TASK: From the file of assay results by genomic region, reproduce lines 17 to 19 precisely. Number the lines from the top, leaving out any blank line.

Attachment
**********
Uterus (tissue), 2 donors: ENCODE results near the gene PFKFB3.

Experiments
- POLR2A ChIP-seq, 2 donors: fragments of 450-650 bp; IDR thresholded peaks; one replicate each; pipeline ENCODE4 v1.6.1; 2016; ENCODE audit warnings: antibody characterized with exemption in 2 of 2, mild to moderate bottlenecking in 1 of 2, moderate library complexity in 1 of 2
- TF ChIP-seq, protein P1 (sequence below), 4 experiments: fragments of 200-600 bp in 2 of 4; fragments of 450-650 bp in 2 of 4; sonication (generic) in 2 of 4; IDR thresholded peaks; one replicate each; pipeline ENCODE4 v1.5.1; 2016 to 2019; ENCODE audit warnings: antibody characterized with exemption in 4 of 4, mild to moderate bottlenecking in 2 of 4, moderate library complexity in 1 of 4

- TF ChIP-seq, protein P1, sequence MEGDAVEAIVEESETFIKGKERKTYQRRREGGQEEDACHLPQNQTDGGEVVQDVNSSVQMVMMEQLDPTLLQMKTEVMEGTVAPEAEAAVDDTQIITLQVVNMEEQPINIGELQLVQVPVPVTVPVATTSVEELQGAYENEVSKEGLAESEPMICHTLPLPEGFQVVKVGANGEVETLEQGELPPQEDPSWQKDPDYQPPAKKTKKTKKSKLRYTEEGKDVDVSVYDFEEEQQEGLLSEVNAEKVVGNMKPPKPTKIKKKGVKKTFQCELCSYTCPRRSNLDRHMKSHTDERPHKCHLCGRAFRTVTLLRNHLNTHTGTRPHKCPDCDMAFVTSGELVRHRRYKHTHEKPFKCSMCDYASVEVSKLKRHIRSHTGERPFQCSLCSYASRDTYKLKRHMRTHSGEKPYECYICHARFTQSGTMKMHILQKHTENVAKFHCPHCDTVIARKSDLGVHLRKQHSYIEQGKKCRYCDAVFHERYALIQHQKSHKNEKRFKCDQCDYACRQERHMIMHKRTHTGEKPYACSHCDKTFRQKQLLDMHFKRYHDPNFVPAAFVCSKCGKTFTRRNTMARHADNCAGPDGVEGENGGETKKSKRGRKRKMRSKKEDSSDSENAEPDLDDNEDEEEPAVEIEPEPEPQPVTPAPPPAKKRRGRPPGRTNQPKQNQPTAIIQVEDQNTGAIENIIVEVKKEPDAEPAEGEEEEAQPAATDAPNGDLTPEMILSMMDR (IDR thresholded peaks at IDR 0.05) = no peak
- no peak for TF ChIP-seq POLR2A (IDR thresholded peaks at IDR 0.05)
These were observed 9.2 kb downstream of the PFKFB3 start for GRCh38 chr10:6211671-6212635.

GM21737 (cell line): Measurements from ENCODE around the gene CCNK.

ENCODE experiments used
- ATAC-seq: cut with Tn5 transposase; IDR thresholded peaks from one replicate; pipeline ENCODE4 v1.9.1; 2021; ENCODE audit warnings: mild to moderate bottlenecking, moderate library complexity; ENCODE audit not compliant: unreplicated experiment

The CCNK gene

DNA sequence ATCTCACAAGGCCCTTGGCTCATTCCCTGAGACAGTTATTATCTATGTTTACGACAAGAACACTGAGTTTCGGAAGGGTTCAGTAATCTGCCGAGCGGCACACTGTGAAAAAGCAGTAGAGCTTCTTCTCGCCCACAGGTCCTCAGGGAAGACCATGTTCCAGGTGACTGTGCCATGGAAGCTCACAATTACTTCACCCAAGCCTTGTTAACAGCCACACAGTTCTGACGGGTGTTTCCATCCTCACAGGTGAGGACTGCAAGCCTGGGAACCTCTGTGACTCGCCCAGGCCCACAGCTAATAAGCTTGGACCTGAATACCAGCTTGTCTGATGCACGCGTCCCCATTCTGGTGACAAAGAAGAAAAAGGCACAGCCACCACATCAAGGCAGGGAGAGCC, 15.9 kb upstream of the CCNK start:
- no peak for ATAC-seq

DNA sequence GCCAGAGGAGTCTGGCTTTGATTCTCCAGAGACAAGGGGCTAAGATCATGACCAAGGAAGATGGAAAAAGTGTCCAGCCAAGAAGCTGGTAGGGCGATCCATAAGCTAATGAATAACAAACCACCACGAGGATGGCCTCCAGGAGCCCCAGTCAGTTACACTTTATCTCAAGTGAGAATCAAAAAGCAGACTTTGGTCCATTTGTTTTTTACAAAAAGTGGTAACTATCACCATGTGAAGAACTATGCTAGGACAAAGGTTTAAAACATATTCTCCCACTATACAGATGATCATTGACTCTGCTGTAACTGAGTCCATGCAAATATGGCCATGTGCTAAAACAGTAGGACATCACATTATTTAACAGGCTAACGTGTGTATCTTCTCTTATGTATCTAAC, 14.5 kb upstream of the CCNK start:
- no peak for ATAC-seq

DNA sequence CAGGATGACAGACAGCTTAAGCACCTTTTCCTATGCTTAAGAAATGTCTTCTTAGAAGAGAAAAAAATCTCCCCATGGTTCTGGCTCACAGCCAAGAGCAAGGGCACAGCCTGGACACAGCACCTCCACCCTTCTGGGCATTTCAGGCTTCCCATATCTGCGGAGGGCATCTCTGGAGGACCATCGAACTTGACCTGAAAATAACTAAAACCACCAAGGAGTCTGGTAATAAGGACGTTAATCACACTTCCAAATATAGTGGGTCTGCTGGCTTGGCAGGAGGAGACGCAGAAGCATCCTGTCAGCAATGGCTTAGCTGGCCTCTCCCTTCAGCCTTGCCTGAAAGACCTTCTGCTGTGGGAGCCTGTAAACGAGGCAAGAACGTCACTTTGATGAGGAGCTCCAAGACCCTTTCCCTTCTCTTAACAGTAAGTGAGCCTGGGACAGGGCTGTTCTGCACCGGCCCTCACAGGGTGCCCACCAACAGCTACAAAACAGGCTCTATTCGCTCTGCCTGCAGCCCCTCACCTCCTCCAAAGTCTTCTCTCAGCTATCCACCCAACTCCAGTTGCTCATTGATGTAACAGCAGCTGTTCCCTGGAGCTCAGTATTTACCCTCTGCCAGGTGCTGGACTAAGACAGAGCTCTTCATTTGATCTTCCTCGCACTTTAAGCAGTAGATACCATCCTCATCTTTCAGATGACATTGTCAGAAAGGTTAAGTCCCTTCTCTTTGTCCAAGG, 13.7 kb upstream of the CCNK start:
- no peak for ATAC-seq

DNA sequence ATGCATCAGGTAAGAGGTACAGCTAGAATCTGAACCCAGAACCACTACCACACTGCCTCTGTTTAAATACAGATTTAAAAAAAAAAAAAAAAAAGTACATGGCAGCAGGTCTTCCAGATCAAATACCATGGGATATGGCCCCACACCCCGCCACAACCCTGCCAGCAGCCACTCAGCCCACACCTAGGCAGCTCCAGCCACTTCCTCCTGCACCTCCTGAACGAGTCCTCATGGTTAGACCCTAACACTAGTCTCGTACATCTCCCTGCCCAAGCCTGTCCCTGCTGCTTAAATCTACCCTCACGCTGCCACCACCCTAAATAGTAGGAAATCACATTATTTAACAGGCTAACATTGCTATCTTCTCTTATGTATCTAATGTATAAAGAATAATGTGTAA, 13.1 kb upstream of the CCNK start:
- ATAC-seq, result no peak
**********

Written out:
- no peak for ATAC-seq

DNA sequence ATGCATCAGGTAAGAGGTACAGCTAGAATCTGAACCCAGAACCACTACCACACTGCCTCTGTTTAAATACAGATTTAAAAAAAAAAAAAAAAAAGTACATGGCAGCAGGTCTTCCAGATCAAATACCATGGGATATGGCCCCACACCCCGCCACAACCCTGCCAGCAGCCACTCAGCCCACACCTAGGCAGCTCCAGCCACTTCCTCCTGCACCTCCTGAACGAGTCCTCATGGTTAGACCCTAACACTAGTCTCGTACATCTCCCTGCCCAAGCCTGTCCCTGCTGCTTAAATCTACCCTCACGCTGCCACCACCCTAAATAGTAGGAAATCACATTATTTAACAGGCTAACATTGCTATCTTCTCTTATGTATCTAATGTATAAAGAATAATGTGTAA, 13.1 kb upstream of the CCNK start:
- ATAC-seq, result no peak